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Thursday, 28 January 2016

Franz Liszt


Franz Liszt was born on October 22, 1811, in the village of Doborján in Sopron County, in the Kingdom of Hungary.

Franz's parents were his Hungarian father Ádám Liszt and Austrian-born mother Anna Liszt, née Lagen.

Franz's father played the cello, guitar, piano and violin. He had been in the service of Prince Nikolaus II Esterházy and knew Haydn and Beethoven personally

Franz displayed a huge musical talent at a young age, easily sight-reading multiple staves at once.

Franz made his first public performances at the age of 9.  They were  such a success that on one occasion Beethoven, who was in the audience, rushed up on stage and kissed him.

After the concerts, a group of wealthy sponsors offered to finance Franz's musical education abroad, so he went with his family to Vienna.

In Vienna he was educated in the technical domain by Carl Czerny. His father had wanted him to be taught by Johann Nepomuk Hummel (1778–1837), but Hummel's fees were too high.

Antonio Salieri (Mozart's supposed rival.) taught Franz the technique of composition and fostered the youngster’s common musical taste.

By the age of 11 Franz had claimed Beethoven amongst his many admirers. The famed composer referred to young Liszt as "a happy fellow."

After his father's death in 1827, Liszt moved to Paris; for the next five years he lived there with his mother in a small apartment.


After attending an April 20, 1832 charity concert, for the victims of a Parisian cholera epidemic, by the virtuoso violinist Niccolò Paganini, Liszt became motivated to be the greatest pianist of his day. He often took to seclusion in his room, and was heard practicing for over ten hours a day.

The flamboyant pianist typically begun a concert by tossing his long blonde hair and throwing his green gloves to the floor. Liszt then proceeded with hair flopping over his eyes, thumping his piano to pieces.

At some concerts, Liszt could not find musicians to share the program with, and consequently was among the first to give solo piano recitals in the modern sense of the word.

The term piano recital was coined by the publisher Frederick Beale, who suggested it for Liszt's concert at the Hanover Square Rooms in London on June 9, 1840. It was introduced at Liszt's London performance to great bemusement. One pundit sniped, "What does he mean?  How can one recite upon the piano?"

Liszt giving a concert for Emperor Franz Joseph I on a Bösendorfer piano

In 1848 Liszt gave up public performances on the piano and went to Weimar, remaining there until 1861. During this period he acted as conductor at court concerts and on special occasions at the theater, gave lessons to a number of pianists, including the great virtuoso Hans von Bülow, who married Liszt's daughter Cosima in 1857.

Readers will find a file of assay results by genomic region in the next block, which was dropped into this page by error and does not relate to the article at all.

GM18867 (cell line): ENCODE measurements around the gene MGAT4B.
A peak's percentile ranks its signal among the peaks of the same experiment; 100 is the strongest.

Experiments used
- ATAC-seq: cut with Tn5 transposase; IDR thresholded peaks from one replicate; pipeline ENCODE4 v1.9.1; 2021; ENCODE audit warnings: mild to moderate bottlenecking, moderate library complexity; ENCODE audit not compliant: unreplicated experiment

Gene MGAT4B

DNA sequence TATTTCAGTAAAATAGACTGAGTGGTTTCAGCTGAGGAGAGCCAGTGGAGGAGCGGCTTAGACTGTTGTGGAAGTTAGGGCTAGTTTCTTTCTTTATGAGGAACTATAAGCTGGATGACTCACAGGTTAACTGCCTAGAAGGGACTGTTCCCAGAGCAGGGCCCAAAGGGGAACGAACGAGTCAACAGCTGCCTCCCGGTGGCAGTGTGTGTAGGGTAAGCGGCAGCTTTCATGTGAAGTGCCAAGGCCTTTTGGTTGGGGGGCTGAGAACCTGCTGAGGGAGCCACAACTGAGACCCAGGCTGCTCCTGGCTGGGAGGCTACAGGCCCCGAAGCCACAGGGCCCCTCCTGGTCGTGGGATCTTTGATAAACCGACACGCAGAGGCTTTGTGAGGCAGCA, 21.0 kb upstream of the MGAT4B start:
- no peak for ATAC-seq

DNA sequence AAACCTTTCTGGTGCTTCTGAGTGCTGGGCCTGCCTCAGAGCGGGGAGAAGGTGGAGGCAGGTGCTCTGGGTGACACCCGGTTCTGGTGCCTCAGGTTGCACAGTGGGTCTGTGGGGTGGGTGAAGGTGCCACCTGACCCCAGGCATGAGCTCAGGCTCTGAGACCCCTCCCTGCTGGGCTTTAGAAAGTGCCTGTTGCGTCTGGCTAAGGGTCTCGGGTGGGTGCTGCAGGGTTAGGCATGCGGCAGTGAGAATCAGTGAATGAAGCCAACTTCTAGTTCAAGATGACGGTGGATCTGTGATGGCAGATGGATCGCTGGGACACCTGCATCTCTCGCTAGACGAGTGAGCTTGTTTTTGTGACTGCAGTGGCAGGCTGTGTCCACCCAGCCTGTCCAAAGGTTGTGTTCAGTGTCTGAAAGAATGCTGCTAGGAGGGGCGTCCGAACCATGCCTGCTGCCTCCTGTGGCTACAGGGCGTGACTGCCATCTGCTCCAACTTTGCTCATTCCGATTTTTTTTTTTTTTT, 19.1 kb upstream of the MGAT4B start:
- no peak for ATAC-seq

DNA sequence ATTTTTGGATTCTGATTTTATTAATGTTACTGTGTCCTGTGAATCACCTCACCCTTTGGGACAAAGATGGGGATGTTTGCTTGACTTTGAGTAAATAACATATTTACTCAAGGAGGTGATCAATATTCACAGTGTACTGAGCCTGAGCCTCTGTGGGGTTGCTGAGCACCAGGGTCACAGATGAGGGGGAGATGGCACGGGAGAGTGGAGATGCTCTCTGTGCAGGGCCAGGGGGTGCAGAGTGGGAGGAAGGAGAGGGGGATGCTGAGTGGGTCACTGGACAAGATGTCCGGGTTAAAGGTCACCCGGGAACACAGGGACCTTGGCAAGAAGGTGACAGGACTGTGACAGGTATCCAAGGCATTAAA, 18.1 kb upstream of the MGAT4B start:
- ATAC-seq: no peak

Pope Pius on hearing Liszt play in 1862 said: "The law... ought to employ your music... in order to lead hardened criminals to repentance."


Despite being the most famous performer of his day, Liszt was not so known for his composing . However the Hungarian was pretty prolific, producing 400 original compositions and 900 transcriptions for piano in his lifetime.

"Hungarian Rhapsody No. 2," is the second and by far the most famous in a set of 19 Hungarian Rhapsodies by Liszt. Composed in 1847, the year he retired from the concert platform, the rhapsody was first published as a piano solo in 1851. Its immediate success and popularity on the concert stage soon led to an orchestrated version. In addition to the orchestral version, the composer arranged a piano duet version in 1874.

Liszt invented a new orchestral form called a symphonic poem, later known as a tone poem. A groundbreaking way of getting the orchestra to tell a story, it was often based upon a poem or a literary excerpt and was symphonic in spirit, rather than in form.


Franz Liszt was regarded as one of the most handsome men of his time in the 1830s. Women worshiped him, fought over him and collapsed in orgasmic swoons while he played.The most charming women vied with one another for his favor.

Franz Liszt, portrait by Hungarian painter Miklós Barabás, 1847

The German romantic literary figure Heinrich Heine coined the term "Lisztomania" to describe the huge public response to Lizst's piano performances.